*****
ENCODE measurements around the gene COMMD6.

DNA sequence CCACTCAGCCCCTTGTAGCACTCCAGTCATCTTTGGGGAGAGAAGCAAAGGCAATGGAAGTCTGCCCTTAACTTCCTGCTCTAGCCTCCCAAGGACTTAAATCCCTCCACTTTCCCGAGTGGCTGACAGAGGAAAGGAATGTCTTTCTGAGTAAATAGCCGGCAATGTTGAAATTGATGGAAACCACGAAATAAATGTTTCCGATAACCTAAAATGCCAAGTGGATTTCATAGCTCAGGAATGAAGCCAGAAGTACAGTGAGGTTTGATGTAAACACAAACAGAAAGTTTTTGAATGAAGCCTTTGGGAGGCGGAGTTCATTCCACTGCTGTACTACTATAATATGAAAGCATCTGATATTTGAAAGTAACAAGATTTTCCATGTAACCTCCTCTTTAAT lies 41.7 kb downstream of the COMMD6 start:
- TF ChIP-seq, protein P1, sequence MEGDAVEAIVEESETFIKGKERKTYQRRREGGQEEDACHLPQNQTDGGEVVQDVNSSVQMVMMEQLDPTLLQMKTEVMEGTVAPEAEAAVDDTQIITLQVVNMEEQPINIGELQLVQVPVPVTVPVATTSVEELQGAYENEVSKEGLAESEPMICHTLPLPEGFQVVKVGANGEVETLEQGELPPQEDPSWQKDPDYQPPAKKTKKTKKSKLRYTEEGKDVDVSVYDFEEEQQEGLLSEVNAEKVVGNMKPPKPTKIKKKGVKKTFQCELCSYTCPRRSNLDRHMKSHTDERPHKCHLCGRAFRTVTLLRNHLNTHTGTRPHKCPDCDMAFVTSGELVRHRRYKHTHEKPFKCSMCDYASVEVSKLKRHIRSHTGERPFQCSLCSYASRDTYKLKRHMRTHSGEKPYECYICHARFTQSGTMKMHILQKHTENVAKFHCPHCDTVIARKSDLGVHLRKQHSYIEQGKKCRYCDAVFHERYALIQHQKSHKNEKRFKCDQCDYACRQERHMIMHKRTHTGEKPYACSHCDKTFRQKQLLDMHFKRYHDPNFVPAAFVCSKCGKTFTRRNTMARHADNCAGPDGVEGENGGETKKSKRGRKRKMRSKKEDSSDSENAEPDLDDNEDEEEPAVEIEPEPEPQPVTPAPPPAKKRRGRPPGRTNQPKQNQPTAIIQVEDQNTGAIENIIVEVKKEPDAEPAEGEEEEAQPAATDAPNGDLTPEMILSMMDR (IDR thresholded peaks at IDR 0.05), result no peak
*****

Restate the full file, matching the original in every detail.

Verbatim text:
ENCODE measurements around the gene COMMD6.

DNA sequence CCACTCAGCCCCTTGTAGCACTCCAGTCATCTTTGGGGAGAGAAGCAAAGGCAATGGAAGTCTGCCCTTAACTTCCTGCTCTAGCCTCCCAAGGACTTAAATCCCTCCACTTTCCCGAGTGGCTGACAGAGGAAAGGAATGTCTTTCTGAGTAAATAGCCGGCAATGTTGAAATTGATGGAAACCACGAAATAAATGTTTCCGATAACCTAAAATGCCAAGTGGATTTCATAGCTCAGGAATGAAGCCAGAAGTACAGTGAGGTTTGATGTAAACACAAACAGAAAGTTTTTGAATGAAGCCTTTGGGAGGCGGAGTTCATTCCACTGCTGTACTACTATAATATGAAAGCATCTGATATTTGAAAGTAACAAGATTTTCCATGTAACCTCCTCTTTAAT lies 41.7 kb downstream of the COMMD6 start:
- TF ChIP-seq, protein P1, sequence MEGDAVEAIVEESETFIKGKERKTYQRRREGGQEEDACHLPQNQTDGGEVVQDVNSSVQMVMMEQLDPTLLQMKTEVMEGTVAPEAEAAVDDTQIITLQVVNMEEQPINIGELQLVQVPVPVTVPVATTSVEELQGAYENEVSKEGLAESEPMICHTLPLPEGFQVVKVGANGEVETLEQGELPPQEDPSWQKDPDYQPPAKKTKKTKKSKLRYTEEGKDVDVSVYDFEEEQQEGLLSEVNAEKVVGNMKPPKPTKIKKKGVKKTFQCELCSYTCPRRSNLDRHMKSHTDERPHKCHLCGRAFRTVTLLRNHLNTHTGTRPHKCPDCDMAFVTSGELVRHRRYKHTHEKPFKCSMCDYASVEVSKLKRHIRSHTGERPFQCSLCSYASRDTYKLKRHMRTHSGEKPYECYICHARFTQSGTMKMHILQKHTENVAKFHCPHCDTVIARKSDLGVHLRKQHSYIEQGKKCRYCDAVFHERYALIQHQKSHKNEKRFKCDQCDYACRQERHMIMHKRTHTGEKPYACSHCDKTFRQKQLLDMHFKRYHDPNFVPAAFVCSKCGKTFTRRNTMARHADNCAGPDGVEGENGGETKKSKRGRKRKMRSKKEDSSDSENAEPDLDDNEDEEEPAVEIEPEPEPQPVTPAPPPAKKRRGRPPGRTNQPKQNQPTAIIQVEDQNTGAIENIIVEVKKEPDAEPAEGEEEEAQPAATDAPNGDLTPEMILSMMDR (IDR thresholded peaks at IDR 0.05), result no peak